Plant Based Compounds Inhibits Proliferation, Alters Cytomorphology and Decreases Migration of Human Cancerous Cells

Document Type



Media is loading

Publication Date

Spring 2021


Adenocarcinoma is an aggressive form of lung cancer that has a high risk of recurrence with a survival rate of 33%. In recent years, there has been much interest in the ability of naturally occurring plant derived phenols to inhibit specific type of cancers. Compounds like curcumin derived from turmeric, rutin derived from citrus fruits and resveratrol derived from blueberries have been of particular interest. In this thesis I studied the anti-cancer effects of the above-mentioned compounds on a human a549 adenocarcinoma cell line. Inverted phase contrast microscopy was used to observe alterations to the cytomorphology of cells. An MTT assay was used to measure cell viability. Dose and time dependent A549 cell viability were observed following treatment with curcumin, rutin and resveratrol. The effects on cell migration after treatment with compounds was determined by wound-healing assay and MTT assay demonstrated that the survival rates of curcumin treated cells reduced at higher concentrations after 24 hours treatment when compared to rutin and resveratrol treated cells, although resveratrol showed lower viability than rutin. After 48 hours of treatment the viability of curcumin treated cells almost went to 10% with rutin 18% and resveratrol 12%. The morphological analysis showed that compound treated cells became round and the normal spindle shape disappeared. Over a period of 6h to 24h, the number of bright circular dead floating cells increased. Treatment with curcumin and resveratrol strongly reduced wound repair and significantly inhibited the migration of A549 cells in a concentration dependent manner whereas rutin scarcely inhibited migration although it reduced wound repair. These findings provide support to the potential utility of curcumin, resveratrol and rutin as natural molecules with anticancer activity against adenocarcinoma.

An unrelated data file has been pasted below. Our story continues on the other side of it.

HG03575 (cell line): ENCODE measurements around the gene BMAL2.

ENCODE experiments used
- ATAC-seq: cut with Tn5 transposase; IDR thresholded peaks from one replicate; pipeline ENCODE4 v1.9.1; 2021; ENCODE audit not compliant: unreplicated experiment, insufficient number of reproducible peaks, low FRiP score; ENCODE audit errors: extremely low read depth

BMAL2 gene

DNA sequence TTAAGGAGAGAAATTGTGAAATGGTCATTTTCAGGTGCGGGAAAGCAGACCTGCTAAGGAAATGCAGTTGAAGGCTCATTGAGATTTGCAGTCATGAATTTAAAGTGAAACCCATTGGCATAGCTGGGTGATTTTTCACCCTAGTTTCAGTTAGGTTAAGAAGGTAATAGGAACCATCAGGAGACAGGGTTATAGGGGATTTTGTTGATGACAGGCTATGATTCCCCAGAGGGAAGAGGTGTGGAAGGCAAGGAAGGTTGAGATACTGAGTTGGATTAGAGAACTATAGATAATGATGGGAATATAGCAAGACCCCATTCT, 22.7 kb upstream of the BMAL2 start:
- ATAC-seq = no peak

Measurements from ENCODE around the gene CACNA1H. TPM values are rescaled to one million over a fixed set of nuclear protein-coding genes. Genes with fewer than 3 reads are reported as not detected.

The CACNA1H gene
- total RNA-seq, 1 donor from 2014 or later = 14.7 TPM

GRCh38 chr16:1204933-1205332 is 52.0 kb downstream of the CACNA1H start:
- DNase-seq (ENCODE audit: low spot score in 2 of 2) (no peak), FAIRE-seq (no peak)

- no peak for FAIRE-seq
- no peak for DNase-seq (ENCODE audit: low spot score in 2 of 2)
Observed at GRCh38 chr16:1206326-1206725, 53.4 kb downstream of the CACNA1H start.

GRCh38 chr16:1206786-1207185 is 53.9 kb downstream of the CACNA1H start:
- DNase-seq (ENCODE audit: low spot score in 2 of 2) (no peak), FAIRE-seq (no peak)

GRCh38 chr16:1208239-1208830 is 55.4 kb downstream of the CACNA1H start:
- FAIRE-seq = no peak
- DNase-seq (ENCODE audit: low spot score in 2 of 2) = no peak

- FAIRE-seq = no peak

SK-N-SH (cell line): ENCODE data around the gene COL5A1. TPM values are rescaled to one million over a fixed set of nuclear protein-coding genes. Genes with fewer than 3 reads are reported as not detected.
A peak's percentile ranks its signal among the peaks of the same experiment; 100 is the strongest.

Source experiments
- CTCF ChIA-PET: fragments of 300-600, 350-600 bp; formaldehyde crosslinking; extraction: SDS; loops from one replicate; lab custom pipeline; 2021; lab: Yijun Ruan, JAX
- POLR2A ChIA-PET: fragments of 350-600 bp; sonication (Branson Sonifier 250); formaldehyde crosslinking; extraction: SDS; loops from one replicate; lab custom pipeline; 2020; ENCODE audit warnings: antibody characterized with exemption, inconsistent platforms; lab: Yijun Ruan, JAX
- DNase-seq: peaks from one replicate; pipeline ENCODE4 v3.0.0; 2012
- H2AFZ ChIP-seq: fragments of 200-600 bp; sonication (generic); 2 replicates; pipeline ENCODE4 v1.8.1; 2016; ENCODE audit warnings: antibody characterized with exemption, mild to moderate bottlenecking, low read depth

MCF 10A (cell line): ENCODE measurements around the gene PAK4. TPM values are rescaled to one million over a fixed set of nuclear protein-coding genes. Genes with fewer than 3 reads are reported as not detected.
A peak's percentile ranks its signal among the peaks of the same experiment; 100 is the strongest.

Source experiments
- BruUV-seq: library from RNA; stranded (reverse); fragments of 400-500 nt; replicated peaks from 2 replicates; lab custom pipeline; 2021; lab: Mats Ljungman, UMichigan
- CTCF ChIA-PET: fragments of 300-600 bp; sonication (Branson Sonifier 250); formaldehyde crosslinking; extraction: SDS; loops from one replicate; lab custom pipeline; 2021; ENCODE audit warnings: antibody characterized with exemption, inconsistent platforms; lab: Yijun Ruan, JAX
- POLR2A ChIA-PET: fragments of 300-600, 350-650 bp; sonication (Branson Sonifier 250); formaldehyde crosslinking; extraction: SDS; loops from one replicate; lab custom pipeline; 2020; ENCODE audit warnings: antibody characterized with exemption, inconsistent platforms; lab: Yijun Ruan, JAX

Category A - Award recipient

This document is currently not available here.